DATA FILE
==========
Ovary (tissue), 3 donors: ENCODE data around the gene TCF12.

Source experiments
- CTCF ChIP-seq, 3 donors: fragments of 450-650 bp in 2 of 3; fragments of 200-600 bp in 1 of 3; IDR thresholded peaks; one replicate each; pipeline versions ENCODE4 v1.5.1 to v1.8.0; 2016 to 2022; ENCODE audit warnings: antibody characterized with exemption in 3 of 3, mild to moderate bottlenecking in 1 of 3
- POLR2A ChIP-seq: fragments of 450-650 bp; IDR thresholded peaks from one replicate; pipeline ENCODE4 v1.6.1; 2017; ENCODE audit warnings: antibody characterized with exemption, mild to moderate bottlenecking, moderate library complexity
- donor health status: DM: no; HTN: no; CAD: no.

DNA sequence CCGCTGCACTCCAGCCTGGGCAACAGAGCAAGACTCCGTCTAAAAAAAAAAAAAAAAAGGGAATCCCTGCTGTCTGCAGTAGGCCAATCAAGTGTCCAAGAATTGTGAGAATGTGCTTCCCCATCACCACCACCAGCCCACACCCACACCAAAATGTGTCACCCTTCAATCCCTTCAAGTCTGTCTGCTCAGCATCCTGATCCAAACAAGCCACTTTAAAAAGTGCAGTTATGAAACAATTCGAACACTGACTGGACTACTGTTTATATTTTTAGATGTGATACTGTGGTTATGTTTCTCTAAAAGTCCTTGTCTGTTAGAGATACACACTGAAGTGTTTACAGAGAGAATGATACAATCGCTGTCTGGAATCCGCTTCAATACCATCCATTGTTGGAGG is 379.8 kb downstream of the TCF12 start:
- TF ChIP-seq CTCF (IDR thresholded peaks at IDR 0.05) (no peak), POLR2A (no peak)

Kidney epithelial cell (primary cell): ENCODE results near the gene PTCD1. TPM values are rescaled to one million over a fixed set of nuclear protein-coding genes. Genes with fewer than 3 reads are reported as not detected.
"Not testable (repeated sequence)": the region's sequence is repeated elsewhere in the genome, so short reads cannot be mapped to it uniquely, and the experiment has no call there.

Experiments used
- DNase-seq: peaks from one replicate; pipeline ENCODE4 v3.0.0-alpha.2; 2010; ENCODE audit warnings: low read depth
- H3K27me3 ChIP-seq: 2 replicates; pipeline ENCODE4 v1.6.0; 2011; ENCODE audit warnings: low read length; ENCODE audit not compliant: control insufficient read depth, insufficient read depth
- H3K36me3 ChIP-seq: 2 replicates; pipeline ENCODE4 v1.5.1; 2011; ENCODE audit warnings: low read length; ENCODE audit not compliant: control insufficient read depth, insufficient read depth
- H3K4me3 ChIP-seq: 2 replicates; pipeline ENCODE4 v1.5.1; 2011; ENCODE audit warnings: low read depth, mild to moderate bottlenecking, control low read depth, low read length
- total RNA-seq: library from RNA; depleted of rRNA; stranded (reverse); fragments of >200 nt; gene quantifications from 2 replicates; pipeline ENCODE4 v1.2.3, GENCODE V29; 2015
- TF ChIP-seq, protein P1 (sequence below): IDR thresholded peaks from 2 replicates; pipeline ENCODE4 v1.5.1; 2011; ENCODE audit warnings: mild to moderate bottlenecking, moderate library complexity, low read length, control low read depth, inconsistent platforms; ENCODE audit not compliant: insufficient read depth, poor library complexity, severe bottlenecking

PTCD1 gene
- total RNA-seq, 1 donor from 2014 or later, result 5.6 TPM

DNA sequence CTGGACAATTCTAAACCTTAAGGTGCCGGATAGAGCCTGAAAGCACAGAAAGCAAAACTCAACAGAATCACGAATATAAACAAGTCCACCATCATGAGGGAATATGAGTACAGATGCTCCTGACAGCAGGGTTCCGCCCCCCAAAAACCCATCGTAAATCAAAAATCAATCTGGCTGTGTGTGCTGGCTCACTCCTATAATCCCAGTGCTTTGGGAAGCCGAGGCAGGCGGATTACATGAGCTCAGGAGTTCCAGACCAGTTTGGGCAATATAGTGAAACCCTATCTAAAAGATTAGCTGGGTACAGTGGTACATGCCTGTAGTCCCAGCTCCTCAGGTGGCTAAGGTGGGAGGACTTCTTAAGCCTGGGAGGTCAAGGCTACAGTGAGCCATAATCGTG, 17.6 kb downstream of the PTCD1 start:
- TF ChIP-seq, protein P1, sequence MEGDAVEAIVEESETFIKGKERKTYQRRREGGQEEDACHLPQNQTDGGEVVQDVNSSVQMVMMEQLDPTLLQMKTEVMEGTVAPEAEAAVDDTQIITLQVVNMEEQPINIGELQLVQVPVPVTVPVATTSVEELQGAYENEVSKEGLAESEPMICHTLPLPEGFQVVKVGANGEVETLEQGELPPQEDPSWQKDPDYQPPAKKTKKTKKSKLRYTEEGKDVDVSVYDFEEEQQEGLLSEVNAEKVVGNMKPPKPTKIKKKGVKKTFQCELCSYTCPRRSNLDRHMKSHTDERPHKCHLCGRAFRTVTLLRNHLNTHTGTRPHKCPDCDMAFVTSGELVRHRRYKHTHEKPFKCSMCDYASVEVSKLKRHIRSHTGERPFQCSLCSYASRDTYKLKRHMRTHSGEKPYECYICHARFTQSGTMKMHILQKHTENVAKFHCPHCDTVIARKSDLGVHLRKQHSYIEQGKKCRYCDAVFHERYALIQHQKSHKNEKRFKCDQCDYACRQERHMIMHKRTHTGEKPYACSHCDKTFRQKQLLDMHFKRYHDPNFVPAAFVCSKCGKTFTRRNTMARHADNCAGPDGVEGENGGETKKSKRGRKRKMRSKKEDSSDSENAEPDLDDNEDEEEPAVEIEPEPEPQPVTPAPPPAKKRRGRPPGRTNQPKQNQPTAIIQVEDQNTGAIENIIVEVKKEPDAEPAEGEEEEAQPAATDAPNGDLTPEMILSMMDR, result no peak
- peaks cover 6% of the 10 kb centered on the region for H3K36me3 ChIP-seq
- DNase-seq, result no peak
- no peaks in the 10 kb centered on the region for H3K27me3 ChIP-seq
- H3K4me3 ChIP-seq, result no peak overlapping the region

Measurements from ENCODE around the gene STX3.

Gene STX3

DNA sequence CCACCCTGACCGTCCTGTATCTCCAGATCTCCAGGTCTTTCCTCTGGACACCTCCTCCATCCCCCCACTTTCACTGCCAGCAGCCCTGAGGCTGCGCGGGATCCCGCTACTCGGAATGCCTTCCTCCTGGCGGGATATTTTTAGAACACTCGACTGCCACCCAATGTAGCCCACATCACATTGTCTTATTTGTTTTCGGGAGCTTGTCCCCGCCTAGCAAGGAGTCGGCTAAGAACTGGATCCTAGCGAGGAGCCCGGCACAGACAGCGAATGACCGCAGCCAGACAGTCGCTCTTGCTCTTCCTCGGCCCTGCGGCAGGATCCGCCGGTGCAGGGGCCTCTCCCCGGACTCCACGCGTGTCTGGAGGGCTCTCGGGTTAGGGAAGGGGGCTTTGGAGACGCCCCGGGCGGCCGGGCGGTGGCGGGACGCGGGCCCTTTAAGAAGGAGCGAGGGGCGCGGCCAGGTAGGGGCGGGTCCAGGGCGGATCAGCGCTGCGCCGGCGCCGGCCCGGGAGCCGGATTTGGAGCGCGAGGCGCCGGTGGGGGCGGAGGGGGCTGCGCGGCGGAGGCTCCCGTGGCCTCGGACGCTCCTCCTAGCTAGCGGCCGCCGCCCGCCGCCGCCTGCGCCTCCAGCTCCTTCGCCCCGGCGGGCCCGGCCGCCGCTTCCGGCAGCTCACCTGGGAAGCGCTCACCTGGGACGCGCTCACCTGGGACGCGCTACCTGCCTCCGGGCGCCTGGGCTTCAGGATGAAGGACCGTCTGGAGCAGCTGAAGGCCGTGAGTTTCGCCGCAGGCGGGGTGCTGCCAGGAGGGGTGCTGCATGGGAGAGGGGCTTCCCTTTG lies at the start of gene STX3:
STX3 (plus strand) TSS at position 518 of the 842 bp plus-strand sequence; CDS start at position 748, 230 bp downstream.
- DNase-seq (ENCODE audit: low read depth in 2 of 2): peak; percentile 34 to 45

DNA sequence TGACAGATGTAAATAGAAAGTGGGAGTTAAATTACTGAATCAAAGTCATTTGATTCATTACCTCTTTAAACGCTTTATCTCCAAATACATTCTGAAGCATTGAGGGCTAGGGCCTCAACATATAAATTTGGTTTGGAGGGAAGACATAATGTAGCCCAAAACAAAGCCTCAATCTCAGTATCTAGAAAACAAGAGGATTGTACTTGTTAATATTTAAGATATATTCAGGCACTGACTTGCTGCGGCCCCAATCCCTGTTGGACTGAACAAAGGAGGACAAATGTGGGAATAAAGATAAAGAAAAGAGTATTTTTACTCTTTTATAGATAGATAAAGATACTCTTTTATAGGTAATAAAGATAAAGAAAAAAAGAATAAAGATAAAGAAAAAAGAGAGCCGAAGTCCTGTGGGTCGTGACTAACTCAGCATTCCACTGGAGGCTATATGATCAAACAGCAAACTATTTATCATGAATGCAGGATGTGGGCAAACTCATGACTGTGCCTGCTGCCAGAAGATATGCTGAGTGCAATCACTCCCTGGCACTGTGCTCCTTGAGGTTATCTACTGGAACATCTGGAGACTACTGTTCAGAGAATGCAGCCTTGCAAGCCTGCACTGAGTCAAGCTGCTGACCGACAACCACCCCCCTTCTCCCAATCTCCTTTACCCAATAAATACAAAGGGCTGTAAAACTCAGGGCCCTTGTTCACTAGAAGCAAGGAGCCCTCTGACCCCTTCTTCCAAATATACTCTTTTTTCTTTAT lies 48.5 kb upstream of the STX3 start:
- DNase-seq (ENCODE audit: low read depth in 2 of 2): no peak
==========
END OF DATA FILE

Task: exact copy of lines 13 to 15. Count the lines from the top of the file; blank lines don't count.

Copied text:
- H3K36me3 ChIP-seq: 2 replicates; pipeline ENCODE4 v1.5.1; 2011; ENCODE audit warnings: low read length; ENCODE audit not compliant: control insufficient read depth, insufficient read depth
- H3K4me3 ChIP-seq: 2 replicates; pipeline ENCODE4 v1.5.1; 2011; ENCODE audit warnings: low read depth, mild to moderate bottlenecking, control low read depth, low read length
- total RNA-seq: library from RNA; depleted of rRNA; stranded (reverse); fragments of >200 nt; gene quantifications from 2 replicates; pipeline ENCODE4 v1.2.3, GENCODE V29; 2015